The creation of the TV division comes after Disney's $4.2 billion acquisition of Marvel Entertainment, which was completed at the end of last year.

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For years, Jeph Loeb has worked in two worlds: television and comics.

Now he’s bringing those worlds together as executive vice president/head of television, a newly created division of Marvel Entertainment.

Loeb was a writer/producer on TV’s “Smallville” and “Lost,” and a writer/co-executive producer on “Heroes.” He also has written comics for Marvel Comics and rival DC, and is a multiple winner of the Eisner, the comic book world’s version of the Oscar.

In his new role, Loeb will help to bring Marvel’s characters and stories to television in both live-action and animated form.

The creation of the TV division comes after Disney’s $4.2 billion acquisition of Marvel Entertainment, which was completed at the end of last year. Disney-owned networks, which include ABC, ABC Family and the Disney Channel, would provide a home for Marvel’s TV projects.

“Marvel has been looking for the perfect way to get into live-action television and Disney presented it,” Loeb said in an e-mail interview. “Marvel Animation has already been a presence on several networks — this will be a chance to grow that department on new and exciting projects.”

The focus on TV also comes as Marvel has enjoyed great success in recent years on the big screen with Spider-Man, Iron Man and other characters.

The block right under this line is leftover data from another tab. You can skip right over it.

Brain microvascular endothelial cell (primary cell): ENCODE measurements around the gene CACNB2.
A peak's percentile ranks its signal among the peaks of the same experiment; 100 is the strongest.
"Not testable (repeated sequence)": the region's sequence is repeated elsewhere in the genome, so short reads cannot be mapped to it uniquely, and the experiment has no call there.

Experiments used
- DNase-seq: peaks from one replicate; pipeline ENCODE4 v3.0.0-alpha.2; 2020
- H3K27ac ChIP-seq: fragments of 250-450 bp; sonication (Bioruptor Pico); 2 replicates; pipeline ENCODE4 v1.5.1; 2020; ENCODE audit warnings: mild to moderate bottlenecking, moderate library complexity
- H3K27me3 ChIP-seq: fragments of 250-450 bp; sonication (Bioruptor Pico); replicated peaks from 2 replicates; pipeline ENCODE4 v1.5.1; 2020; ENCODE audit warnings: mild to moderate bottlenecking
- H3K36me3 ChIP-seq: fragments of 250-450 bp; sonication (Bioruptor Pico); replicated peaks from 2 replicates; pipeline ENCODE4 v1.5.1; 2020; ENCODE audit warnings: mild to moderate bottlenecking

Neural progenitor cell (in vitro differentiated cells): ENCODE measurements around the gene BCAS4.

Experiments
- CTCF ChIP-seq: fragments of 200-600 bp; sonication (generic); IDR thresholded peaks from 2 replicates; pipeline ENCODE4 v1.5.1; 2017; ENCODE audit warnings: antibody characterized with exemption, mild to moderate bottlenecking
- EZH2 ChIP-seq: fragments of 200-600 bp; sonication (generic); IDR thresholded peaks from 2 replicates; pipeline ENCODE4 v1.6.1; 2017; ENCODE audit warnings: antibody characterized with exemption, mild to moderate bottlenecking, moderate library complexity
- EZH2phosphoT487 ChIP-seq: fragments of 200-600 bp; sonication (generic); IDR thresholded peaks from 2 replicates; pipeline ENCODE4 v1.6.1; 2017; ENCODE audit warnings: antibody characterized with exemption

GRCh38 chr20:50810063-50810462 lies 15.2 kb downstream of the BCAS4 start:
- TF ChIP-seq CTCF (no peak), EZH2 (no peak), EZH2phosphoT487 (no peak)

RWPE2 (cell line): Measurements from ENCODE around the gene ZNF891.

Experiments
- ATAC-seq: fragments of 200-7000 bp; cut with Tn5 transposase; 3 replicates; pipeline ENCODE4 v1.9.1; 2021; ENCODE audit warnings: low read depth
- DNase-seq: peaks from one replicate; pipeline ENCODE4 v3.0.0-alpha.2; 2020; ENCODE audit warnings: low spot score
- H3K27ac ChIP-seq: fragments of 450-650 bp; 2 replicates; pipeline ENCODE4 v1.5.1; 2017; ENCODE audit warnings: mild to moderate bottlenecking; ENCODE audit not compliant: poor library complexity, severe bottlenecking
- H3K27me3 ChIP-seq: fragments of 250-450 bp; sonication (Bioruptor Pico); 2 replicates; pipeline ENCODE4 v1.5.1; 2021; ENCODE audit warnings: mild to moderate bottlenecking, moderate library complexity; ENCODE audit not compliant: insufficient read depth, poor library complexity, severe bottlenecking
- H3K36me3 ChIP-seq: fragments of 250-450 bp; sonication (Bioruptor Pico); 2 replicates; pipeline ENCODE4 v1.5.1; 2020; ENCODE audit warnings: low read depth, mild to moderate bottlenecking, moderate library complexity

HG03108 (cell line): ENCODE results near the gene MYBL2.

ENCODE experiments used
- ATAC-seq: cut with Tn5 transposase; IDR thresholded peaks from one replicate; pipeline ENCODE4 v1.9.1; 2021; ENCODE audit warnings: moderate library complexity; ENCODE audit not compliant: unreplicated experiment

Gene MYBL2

“Our challenge is to bring the same high quality that the feature division has done so successfully with the movies and that our fans around the world expect,” Loeb said. “In animation, the intention is to do more. A lot more!”

“The Super Hero Squad” airs on Cartoon Network, “Avengers: Earth’s Mightiest Heroes” is coming this fall to Disney XD, and “Ultimate Spider-Man” is also in the works for Disney XD.

Working under the Disney umbrella means toiling in the shadow of Mickey, Donald and other animated classics.

“There’s absolutely a responsibility on our part to live up to the legacy of Disney Animation and we’re certain that the teams we’ve assembled are up to the task,” Loeb said.

Live-action series are a new direction for Marvel, though the Hulk and Spider-Man starred in TV series decades ago. Loeb isn’t ready to say which Marvel characters might show up on the small screen, but does talk about the lessons he has learned from working with some of TV’s brightest creative minds.

“For me, the most memorable shows in the genre had a single visionary force who drove the show creatively. Joss Whedon on ‘Buffy.’ Al Gough and Miles Millar on ‘Smallville.’ Damon Lindelof on ‘Lost.’ These are not only people I was lucky enough to work with, but also remain friends with. Having that level of talent at the helm of our shows is the goal. We’re also fortunate to be able to work with ABC Studios and ABC Family Studios, who have the best understanding of what the networks’ needs are and how we make the best shows from Marvel properties.”

Though his new job is a full-time one, comic book fans should still expect to see his work, too, Loeb assured.

“I love writing comic books. Marvel wants me to continue and I treasure my working relationships with the incredibly talented illustrators who’ve worked on my stories. Somehow, someway, that will continue.”

bill.radford@gazette.com